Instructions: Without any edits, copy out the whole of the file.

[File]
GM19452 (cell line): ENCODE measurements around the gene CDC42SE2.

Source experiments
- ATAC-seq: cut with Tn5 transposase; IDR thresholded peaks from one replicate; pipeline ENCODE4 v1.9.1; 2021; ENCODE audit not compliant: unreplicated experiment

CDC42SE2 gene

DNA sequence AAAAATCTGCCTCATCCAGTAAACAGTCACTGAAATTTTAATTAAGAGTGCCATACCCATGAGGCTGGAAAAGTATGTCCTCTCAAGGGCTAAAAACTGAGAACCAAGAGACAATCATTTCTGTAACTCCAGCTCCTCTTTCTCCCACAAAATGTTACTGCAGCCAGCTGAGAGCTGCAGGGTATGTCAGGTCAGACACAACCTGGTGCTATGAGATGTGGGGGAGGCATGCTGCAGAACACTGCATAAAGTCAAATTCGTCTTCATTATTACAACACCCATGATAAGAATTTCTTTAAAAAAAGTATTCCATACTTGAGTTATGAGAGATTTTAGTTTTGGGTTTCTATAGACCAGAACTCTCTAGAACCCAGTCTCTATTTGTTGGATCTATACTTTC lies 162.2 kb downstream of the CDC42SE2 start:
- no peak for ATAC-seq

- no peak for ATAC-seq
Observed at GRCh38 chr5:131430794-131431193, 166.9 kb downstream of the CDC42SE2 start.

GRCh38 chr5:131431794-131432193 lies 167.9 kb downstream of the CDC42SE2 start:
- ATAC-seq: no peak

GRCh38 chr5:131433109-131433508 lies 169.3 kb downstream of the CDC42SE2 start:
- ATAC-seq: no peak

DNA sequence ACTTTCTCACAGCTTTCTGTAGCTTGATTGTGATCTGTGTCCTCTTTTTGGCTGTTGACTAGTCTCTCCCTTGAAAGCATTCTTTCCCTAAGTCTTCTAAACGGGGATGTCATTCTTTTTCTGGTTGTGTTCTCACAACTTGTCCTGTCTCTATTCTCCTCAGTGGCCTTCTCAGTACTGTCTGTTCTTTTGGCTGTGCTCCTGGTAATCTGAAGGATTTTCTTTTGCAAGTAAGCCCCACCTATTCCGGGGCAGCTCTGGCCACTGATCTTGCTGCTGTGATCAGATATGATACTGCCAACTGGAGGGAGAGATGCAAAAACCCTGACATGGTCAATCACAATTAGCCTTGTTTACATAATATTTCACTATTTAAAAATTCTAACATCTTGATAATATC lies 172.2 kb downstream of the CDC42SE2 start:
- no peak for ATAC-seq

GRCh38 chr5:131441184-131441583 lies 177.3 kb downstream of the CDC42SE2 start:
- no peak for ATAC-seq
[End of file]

GM19452 (cell line): ENCODE measurements around the gene CDC42SE2.

Source experiments
- ATAC-seq: cut with Tn5 transposase; IDR thresholded peaks from one replicate; pipeline ENCODE4 v1.9.1; 2021; ENCODE audit not compliant: unreplicated experiment

CDC42SE2 gene

DNA sequence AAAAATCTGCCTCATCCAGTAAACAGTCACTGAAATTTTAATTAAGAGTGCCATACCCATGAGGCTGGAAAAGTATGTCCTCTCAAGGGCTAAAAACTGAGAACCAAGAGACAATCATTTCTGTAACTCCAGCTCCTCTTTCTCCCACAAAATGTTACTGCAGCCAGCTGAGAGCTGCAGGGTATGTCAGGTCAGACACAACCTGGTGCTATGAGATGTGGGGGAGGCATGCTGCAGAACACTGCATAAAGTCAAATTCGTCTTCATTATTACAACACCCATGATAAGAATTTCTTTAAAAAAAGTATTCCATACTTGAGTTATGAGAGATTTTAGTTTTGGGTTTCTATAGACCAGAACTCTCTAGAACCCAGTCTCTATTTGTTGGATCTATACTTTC lies 162.2 kb downstream of the CDC42SE2 start:
- no peak for ATAC-seq

- no peak for ATAC-seq
Observed at GRCh38 chr5:131430794-131431193, 166.9 kb downstream of the CDC42SE2 start.

GRCh38 chr5:131431794-131432193 lies 167.9 kb downstream of the CDC42SE2 start:
- ATAC-seq: no peak

GRCh38 chr5:131433109-131433508 lies 169.3 kb downstream of the CDC42SE2 start:
- ATAC-seq: no peak

DNA sequence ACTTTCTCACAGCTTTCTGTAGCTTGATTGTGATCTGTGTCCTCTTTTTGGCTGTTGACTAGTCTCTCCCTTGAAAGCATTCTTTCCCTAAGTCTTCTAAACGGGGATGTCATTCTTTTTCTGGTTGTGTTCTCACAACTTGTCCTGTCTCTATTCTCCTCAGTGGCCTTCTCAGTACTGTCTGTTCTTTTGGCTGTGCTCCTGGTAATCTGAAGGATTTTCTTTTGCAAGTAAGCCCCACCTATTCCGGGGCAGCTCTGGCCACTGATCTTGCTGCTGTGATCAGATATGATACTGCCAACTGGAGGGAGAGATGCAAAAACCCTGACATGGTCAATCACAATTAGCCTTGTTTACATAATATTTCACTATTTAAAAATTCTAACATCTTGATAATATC lies 172.2 kb downstream of the CDC42SE2 start:
- no peak for ATAC-seq

GRCh38 chr5:131441184-131441583 lies 177.3 kb downstream of the CDC42SE2 start:
- no peak for ATAC-seq